Jersey and Guernsey: the VAT abuse continues

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The Jersey VAT issue I noted here very recently appeared in the Observer today:

The billionaire Barclay brothers are poised to join a fast-growing band of retailers exploiting a controversial Channel Islands tax loophole in order to sell VAT-free CDs, DVDs and video games over the internet, undercutting prices in struggling independent high street stores and depriving the Treasury of millions of pounds in lost revenues.

The planned move comes after Treasury minister Stephen Timms privately assured struggling high street businesses unable to compete with offshore websites offering VAT free prices, that there are "only two major exporters in the audio visual market in the Channel Islands".

In fact, contrary to Timms' claim, all household-name CD and DVD retailers - including HMV, Amazon, Play, Tesco, Asda, Argos and WH Smith - run substantial "free home delivery" internet export operations from Jersey or Guernsey in order to exploit the tax advantage. An Observer investigation has found a Scottish government quango is even a shareholder in one of the most established VAT loophole companies.

The article goes on to note that:

According to market research firm TNS, 28% of DVDs purchased by customers in Great Britain are bought on the internet. The figures for CDs and games are 23% and 25% respectively.

The Barclays get in on the act like this:

Shop Direct, the Barclay brothers' mail order empire, which includes Littlewoods, Great Universal and Kays, will this month - possibly this week - start offering VAT-free products on its Woolworths website, acquired from administrators earlier this year after the high street store chain went bust. Sir David and Sir Frederick, proprietors of the Telegraph newspaper titles, are Channel Islands residents for tax purposes.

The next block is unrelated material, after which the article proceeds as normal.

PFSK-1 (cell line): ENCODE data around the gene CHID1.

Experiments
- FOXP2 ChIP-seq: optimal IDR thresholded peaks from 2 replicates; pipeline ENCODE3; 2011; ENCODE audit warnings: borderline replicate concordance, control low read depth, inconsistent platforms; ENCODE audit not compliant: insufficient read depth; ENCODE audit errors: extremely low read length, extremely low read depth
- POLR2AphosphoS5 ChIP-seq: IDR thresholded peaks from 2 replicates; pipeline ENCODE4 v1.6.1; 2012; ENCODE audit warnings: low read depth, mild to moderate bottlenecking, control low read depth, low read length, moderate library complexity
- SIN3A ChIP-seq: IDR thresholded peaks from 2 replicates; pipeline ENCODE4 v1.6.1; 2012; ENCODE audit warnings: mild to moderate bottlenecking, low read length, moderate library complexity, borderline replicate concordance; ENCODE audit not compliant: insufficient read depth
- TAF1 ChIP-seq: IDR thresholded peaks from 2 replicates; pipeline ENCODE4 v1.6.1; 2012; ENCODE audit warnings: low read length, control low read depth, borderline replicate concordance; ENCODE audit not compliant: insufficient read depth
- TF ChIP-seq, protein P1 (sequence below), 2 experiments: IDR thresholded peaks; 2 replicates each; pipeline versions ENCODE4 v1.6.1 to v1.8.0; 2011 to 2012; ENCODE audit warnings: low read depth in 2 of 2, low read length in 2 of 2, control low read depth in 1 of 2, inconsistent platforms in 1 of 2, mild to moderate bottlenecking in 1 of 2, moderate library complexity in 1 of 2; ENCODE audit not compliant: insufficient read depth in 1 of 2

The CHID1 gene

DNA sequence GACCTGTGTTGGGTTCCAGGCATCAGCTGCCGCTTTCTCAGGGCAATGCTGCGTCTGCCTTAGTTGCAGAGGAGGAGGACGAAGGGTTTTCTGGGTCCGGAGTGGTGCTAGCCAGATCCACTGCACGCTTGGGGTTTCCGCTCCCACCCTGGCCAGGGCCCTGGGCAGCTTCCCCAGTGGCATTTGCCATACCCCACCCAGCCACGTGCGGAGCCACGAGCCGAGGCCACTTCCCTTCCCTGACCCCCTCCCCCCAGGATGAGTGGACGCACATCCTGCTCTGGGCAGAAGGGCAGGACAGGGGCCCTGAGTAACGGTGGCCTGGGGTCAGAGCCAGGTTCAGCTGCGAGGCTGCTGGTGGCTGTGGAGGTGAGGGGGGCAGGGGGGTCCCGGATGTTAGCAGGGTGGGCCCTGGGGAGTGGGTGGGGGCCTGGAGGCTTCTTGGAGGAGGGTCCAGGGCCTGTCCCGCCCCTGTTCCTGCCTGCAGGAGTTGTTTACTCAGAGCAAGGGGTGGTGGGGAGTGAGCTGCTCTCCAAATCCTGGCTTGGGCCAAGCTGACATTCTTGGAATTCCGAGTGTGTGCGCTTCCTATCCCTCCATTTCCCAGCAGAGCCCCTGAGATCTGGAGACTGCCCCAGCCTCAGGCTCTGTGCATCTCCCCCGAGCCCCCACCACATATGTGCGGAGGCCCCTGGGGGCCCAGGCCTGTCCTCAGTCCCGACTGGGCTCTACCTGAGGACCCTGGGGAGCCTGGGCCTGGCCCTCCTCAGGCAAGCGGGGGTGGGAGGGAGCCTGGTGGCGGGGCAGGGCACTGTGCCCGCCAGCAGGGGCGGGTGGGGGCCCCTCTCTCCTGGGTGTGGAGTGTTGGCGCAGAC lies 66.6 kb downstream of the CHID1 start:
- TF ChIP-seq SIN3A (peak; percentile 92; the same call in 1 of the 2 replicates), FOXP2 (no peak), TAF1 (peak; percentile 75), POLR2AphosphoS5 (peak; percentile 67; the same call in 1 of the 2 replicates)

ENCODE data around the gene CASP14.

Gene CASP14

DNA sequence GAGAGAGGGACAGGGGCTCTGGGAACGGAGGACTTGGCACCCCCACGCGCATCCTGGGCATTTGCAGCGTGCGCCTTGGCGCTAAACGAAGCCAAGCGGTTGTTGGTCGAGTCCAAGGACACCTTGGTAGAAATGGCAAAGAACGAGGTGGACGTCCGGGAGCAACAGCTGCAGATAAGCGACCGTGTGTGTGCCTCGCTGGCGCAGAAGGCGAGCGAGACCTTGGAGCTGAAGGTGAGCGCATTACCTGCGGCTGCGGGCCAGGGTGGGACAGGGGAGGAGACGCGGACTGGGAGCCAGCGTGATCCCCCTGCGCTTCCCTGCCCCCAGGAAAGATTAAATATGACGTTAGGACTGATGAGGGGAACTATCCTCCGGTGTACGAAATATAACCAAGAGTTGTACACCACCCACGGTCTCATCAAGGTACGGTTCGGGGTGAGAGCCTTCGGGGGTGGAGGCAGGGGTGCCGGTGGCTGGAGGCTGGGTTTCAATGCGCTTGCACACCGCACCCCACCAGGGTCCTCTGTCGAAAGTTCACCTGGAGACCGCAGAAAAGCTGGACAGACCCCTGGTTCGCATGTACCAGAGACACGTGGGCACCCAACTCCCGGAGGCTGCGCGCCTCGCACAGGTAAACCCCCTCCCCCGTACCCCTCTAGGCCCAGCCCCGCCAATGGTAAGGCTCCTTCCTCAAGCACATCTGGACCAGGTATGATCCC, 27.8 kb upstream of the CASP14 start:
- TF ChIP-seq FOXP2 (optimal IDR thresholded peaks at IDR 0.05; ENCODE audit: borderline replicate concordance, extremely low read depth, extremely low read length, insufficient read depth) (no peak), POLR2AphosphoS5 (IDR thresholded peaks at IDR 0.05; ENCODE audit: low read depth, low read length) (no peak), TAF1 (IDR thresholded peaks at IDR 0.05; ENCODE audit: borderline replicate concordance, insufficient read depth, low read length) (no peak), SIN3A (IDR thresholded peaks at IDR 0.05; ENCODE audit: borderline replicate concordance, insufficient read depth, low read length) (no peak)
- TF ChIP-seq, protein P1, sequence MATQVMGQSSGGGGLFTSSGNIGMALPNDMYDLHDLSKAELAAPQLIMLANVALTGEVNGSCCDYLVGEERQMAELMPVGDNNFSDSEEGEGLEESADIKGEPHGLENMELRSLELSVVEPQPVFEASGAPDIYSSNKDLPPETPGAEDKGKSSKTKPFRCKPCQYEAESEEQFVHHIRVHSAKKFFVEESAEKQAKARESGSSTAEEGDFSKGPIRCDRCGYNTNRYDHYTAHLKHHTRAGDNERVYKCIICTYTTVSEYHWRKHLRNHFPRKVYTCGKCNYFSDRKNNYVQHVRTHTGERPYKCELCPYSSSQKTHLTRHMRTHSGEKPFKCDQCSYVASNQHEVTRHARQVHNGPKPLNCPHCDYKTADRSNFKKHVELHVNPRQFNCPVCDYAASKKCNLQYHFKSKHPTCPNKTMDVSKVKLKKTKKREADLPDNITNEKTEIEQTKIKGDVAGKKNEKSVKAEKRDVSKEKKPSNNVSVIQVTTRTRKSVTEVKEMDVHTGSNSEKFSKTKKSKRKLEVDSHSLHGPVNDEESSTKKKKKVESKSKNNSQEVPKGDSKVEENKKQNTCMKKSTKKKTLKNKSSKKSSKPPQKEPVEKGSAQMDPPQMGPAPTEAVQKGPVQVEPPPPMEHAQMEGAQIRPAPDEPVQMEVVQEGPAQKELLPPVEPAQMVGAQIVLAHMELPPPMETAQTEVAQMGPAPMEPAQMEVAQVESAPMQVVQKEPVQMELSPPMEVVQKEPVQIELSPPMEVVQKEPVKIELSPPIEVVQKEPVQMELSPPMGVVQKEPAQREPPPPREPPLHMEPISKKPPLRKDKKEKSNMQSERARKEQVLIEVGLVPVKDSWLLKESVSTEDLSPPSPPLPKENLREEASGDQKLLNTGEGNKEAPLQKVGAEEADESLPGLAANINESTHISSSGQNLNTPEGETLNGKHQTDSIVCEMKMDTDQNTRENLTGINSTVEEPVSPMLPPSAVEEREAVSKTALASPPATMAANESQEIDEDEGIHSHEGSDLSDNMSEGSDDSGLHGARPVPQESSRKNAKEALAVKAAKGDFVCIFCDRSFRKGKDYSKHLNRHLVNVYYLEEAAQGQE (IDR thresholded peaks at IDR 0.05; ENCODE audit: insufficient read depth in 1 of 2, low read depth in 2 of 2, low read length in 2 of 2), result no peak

The Observer has not taken Timms assurances at face value:

Timms [has claimed]: "There are now only two major exporters in the audio visual market in the Channel Islands, and one of these is a company indigenous to Jersey, over which the UK government has no jurisdiction." But an Observer investigation has found all but one of the companies involved in the VAT dodge, are controlled by UK-registered parent businesses. Maidenhead-based HMV Group and Swindon-based WH Smith, both stock exchange-listed, push much of their online sales through subsidiaries HMV Guernsey and WH Smith Jersey.

Amazon has an arrangement with Indigo Starfish, a Jersey company owned by Glasgow-registered parent Indigo Lighthouse, while Tesco, Asda, Argos and WH Smith have struck outsourcing deals with Cheshire-based The Hut, which operates through Jersey and Guernsey subsidiaries.

The only genuinely Channel Islands-owned company using the VAT loophole is, founded by Jersey islanders Richard Goulding and Simon Perree.

Scottish Enterprise, a government quango, became a shareholder in Indigo Lighthouse after investing in 2004. Asked about the investment it said: "We are pleased with Indigo Lighthouse's contribution to the Scottish economy."

Clearly they have a  flexible interpretation of where Scotland is. Maybe they need country-by-country reporting.

It’s curious that the Observer concludes:

[A] senior tax partner at one "big four" accountancy firm, who asked not to be named, said this argument [that it would cost more to collect VAT on these imports than it was worth] was increasingly untenable. "It [the EU directive] is being used in a way that was not envisaged and the Treasury really needs to take another look," he said.

Quite right.

This problem could be solved overnight. If every packet from Jersey and Guernsey was opened to check values were under £18 and a £5 handling charge for doing so was levied on all who received those packets then the market would be closed in days.

The threat would be enough to ensure that Jersey and Guernsey could instead be required to ensure that VAT was charged on all goods shipped from them to the UK irrespective of value if the goods had been previously shipped into Jersey in substantially similar condition. I know substantially is open to abuse, but if it was made clear that in the case of recorded media any form of repackaging did not constitute a change in the state of previously imported recorded media this abuse (for it is nothing else) would be stopped.

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